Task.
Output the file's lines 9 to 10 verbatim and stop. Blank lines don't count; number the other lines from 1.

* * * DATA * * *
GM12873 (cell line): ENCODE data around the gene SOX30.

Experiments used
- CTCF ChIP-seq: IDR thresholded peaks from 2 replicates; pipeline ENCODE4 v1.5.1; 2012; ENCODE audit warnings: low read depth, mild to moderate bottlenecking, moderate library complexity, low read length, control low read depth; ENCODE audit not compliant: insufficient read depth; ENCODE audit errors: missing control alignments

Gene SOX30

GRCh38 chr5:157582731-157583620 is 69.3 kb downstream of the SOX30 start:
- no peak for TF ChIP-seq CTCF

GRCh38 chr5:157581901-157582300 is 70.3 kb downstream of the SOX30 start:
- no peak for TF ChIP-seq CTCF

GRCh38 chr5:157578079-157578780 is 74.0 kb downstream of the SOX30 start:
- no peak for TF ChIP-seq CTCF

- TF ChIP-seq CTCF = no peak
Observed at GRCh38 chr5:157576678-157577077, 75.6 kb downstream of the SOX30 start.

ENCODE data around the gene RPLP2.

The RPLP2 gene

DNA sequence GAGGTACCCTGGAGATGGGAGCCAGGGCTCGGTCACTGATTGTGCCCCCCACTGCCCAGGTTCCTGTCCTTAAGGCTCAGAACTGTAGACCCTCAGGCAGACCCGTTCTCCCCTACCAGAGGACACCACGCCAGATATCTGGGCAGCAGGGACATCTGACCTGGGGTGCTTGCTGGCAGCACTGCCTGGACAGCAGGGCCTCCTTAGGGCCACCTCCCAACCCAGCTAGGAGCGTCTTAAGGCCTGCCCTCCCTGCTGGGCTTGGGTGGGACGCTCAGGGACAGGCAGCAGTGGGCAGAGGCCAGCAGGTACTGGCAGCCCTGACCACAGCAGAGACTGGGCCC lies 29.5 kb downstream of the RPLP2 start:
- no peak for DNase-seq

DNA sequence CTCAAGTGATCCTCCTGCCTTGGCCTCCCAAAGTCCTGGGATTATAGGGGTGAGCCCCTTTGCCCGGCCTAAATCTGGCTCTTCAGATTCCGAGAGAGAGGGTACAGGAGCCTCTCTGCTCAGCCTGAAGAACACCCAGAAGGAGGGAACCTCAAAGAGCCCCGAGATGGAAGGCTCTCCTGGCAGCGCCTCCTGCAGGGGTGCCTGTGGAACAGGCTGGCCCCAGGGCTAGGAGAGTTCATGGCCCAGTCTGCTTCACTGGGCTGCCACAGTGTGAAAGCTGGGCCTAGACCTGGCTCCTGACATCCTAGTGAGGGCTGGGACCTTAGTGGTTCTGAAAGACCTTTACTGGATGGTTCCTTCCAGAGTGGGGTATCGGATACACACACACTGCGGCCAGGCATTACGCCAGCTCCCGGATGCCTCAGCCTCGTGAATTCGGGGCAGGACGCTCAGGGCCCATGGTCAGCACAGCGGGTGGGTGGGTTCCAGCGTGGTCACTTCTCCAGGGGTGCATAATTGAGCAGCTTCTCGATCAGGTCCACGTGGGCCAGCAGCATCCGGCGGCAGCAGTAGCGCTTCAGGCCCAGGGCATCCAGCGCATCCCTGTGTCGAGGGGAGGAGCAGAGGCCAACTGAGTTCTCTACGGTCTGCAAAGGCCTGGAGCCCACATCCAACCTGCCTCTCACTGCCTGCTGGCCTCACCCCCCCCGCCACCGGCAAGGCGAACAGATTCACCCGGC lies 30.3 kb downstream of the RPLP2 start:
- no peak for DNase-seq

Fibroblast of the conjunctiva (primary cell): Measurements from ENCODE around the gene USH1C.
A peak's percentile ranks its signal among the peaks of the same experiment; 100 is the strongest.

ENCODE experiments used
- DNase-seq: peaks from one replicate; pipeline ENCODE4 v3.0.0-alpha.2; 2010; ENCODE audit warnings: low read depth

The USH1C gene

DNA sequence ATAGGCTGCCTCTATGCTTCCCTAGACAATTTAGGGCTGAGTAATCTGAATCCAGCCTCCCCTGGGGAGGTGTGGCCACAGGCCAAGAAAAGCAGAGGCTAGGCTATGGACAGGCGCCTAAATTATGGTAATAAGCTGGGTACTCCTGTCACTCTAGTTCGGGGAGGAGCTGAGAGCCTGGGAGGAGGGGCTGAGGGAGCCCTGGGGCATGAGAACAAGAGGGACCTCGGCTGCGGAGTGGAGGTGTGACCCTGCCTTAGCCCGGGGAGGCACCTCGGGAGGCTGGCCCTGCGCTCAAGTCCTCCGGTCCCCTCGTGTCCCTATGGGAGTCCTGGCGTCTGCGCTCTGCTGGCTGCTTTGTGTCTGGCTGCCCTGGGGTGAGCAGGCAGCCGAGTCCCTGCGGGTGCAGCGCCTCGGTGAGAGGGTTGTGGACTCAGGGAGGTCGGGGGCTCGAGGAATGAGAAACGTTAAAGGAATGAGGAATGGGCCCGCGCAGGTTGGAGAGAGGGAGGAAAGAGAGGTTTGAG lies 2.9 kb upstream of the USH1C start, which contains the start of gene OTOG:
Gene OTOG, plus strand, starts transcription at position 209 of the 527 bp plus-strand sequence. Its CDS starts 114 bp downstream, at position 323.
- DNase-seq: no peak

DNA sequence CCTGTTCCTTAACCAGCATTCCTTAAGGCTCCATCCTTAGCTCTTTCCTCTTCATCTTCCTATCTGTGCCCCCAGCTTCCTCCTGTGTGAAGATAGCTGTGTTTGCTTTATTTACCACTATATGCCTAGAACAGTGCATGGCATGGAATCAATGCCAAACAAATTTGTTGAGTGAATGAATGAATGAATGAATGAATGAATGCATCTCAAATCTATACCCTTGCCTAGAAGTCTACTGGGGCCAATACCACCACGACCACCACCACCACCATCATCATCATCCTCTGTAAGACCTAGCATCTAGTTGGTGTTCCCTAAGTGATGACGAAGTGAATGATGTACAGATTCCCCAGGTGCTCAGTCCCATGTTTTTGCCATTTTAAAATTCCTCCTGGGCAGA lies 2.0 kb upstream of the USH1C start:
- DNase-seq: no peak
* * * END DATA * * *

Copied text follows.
GRCh38 chr5:157578079-157578780 is 74.0 kb downstream of the SOX30 start:
- no peak for TF ChIP-seq CTCF